student studying in library November 14, 2018

Enhancing Learning through Zest, Grit, and Sweat


Early in my career, I focused most of my efforts on teaching content. That is, after all, what most of us are hired to do, right? With experience and greater understanding of how learning works, my attention shifted toward metacognition. I began investing lots of time and energy reading and identifying ways to help students grow as learners while they learned the content.

students working on project November 12, 2018

The Power of Transparency in Your Teaching


The Winter/Spring 2016 issue of Peer Review highlights the powerful impact ‘transparency’ can have on learning for all students. One aspect of transparency is making obvious the intellectual practices involved in completing and evaluating a learning task. But making these processes visible for students is more easily said than done; we are experts in our fields for the very reasons that our thinking and evaluating are automatic and subconscious. It’s hard to describe exactly what we do intellectually when we synthesize or integrate, critique, or create. Similarly, it’s difficult to articulate the differences between an assignment we score as an A and one to which we give a B. Thus, a challenge in achieving transparency is developing a deep awareness of our own processes. Only then can we explicitly teach those thinking processes.

professor and student discussing grade October 18, 2018

Using Rubrics as a Defense Against Grade Appeals


Faculty dread the grade appeal; anxiety prevails until the whole process is complete. Much has been written about how to avoid such instances, but the potentially subjective assessments of written essays or clinical skills can be especially troublesome. One common cause of grade appeals is grading ambiguity in which the student and faculty member disagree on the interpretation of required content. Another cause is inequity, whereby the student feels others may have gotten more credit for very similar work or content (Hummel 2010). In the health-care field especially, these disagreements over clinical-skills assessments can actually result in student dismissal from the program and may lead to lawsuits.

Google Maps on iPhone August 16, 2018

A Real-World Writing Project Integrating Mobile Technology and Team-Based Learning


Teaching first-semester freshmen presents some unique challenges. You are teaching them not only your subject, but also how to be college students. One of the best strategies I have found is to begin with a collaborative project that asks them to research their new home: the campus.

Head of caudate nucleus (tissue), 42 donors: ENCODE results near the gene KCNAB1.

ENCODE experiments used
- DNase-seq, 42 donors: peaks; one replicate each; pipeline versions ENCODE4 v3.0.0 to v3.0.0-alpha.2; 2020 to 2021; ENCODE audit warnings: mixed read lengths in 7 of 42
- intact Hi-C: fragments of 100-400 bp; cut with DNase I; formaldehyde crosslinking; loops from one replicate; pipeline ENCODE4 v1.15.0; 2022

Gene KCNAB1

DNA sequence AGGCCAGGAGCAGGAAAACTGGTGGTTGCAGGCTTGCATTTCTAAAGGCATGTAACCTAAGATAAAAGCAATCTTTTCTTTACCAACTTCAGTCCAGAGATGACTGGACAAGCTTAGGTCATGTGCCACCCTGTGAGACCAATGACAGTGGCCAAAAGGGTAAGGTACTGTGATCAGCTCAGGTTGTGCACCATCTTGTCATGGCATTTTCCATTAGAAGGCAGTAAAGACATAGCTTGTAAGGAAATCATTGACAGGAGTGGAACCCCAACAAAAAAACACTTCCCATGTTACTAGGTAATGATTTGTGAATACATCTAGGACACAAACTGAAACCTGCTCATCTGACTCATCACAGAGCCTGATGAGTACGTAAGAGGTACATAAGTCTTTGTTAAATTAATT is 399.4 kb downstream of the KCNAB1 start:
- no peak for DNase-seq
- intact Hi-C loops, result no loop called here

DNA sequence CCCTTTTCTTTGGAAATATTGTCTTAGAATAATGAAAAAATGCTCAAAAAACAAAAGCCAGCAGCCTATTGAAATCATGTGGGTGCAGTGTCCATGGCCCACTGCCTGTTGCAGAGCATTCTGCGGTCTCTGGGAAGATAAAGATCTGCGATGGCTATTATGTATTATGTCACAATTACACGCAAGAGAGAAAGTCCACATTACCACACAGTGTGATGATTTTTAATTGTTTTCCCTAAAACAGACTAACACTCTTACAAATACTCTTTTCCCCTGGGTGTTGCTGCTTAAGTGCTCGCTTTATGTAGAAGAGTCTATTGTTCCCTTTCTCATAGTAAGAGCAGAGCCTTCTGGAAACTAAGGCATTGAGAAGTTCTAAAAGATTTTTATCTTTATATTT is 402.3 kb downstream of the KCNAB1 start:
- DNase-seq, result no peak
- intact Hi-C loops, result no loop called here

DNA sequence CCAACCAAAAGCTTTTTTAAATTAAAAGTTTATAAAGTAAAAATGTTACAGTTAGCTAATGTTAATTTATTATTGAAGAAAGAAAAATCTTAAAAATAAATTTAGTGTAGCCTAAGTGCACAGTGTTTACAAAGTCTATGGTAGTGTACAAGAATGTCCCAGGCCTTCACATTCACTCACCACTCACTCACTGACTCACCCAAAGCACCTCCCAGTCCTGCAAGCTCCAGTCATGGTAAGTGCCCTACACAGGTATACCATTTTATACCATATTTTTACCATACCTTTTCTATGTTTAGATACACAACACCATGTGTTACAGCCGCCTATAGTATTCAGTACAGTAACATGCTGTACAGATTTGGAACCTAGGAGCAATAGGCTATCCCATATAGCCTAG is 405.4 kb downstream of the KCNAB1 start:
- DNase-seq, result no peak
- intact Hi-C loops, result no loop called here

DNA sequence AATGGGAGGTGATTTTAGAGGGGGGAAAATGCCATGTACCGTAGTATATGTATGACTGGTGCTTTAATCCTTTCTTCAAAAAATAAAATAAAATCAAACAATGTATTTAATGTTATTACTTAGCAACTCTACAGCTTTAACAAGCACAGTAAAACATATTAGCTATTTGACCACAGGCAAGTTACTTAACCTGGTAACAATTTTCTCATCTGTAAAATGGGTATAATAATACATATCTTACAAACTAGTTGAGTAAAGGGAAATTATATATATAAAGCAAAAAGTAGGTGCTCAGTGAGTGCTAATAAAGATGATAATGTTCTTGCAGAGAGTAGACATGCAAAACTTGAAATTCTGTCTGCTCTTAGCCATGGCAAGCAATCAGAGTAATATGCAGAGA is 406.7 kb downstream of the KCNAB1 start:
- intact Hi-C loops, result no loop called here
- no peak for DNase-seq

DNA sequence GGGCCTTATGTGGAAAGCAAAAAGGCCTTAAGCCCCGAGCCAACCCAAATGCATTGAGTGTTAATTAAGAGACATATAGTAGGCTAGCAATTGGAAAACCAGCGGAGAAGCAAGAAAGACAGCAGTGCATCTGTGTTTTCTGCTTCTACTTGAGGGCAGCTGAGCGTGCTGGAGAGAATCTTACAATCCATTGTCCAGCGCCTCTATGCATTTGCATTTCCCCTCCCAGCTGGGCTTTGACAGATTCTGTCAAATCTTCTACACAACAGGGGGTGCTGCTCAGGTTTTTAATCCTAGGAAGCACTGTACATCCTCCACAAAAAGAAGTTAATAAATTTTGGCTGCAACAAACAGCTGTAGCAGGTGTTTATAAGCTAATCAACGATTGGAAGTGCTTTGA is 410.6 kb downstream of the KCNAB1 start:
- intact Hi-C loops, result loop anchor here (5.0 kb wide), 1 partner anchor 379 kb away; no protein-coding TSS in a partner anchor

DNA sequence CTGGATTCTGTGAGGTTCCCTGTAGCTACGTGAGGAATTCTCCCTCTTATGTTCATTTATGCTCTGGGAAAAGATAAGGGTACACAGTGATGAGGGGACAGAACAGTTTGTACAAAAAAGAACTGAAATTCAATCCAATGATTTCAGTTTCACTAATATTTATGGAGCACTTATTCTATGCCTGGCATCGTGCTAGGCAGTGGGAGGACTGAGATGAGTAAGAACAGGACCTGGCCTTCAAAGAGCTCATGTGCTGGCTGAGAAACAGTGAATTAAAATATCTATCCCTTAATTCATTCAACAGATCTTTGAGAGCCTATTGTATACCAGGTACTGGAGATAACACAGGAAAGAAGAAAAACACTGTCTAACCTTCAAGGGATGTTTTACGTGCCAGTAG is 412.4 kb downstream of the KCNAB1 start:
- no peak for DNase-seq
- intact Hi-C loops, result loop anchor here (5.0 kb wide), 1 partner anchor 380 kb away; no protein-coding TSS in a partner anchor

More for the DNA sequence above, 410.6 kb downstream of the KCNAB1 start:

learning objectives May 2, 2018

Learning Objectives: Where We Start and Where We End


On the surface, learning objectives don’t seem all that complicated. You begin with an objective or you can work backwards from the desired outcome. Then you select an activity or assignment that accomplishes the objective or outcome. After completion of the activity or assignment, you assess to discover if students did in fact learn what was proposed. All that’s very appropriate. Teachers should be clear about what students need to know and be able to do when a course ends. But too often that’s where it stops. We don’t go any further in our thinking about our learning objectives. There’s another, more challenging, set of questions that also merit our attention.

student presentations April 27, 2018

Learning to Fail or Failing to Teach?


I recently took a position with a new institution and was asked to teach a senior seminar course. I determined that the best method for the students to show synthesis of knowledge was for them to develop a series of presentations investigating topics, problems, or issues in the field of kinesiology. The students were tasked with investigating and developing solutions from the current body of research. The first semester I taught the course, students were given a checklist of requirements and rubric for each presentation. I spent a short amount of time discussing the presentations during class and answering any questions students had. After each presentation they received their rubric and written feedback on their performance. As you can see in the table, the average grade actually went down with each presentation students gave during my first semester teaching the course.

courses with heavy workloads April 4, 2018

Course Workload: What Influences Student Perceptions?


Course workload is yet another of those amorphous terms regularly used in print and conversation for which we have loose and different understandings. It’s a term with connections to various topics: hard and easy courses, standards and rigor, effort and accomplishment. For students, courses with a heavy workload can create feelings of stress. Their beliefs about the amount of work involved in a course sometimes (or is it regularly?) influence their decisions about what courses to take. In an end-of-course rating comment, a student wrote of a colleague’s course: “It’s very good. She’s an excellent teacher, but engineering students should be advised not to take it. It’s too much work for a required course not related to the major.”

February 12, 2018

McGraw-Hill Education Expands Options to Make Course Materials More Affordable With New Rental Program


McGraw-Hill Education announced last week the latest in a series of initiatives to make course materials more affordable and effective for millions of U.S. college students by launching a new textbook and eBook rental program for its more than 250 copyright 2019 titles, as well as all future titles.